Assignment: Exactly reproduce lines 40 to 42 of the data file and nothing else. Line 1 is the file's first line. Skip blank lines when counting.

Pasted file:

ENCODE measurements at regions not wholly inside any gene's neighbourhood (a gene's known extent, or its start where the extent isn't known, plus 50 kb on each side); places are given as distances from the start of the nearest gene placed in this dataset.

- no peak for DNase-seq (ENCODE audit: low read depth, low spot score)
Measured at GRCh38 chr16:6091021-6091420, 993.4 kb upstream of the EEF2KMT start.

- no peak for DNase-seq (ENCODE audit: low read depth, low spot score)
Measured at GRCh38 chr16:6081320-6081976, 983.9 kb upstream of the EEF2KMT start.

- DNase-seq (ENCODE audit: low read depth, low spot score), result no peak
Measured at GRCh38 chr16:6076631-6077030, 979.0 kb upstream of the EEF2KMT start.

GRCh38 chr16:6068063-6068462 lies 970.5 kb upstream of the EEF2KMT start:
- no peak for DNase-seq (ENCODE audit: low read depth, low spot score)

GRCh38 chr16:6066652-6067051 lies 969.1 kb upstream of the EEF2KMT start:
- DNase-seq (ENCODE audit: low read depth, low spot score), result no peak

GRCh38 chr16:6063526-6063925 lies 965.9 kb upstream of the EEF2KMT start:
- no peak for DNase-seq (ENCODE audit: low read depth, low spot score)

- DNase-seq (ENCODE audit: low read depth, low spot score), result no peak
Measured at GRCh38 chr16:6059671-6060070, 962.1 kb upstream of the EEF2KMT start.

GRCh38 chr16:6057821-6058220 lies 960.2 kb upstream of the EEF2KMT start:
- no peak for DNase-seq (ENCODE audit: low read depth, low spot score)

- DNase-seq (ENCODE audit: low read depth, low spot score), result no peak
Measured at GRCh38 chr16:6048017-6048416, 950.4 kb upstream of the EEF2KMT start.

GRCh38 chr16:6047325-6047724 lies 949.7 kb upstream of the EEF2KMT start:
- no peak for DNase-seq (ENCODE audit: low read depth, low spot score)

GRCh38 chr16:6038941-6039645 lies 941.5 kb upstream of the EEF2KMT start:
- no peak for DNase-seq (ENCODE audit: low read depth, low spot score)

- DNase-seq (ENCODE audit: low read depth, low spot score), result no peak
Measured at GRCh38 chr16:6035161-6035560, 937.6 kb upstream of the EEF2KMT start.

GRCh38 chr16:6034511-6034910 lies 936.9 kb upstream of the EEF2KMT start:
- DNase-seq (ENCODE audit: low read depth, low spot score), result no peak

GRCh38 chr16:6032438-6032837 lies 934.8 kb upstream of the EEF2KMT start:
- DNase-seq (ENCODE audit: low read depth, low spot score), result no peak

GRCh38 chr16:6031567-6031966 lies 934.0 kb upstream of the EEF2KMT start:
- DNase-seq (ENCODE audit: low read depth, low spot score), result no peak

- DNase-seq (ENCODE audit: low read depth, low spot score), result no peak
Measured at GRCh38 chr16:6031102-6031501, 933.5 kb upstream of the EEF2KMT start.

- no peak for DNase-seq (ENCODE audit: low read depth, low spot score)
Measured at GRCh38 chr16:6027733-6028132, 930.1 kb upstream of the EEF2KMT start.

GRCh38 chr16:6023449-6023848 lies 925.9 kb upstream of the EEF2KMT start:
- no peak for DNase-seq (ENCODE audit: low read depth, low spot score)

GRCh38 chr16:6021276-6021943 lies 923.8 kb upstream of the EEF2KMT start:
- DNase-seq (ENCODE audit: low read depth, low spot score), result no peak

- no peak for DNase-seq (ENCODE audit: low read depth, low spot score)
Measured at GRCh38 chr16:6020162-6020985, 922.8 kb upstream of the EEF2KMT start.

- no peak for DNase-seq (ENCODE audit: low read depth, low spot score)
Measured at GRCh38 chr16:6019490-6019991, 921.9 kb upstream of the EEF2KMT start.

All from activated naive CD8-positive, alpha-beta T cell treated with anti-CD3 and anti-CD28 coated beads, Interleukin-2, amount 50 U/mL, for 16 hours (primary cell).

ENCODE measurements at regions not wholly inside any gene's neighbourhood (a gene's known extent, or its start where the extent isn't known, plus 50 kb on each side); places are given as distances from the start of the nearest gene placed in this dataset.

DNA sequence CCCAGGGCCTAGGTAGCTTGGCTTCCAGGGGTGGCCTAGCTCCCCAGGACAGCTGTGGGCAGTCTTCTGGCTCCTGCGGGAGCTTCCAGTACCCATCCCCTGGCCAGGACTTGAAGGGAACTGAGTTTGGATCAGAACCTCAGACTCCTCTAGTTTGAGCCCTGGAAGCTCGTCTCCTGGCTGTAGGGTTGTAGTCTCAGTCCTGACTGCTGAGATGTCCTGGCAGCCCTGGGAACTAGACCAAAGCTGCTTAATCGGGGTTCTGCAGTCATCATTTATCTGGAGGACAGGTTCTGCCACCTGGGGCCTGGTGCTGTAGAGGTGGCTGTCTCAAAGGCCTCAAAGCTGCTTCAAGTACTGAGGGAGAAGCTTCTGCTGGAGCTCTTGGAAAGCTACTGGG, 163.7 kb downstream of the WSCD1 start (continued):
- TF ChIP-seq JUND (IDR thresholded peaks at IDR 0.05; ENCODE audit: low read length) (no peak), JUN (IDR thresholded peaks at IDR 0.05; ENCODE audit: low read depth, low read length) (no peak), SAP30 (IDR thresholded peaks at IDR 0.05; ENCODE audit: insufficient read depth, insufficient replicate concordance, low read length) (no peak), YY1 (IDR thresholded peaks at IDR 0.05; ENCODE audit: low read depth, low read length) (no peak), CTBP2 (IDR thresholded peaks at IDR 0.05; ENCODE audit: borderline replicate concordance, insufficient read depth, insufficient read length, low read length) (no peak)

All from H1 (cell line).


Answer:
- no peak for DNase-seq (ENCODE audit: low read depth, low spot score)
Measured at GRCh38 chr16:6020162-6020985, 922.8 kb upstream of the EEF2KMT start.

- no peak for DNase-seq (ENCODE audit: low read depth, low spot score)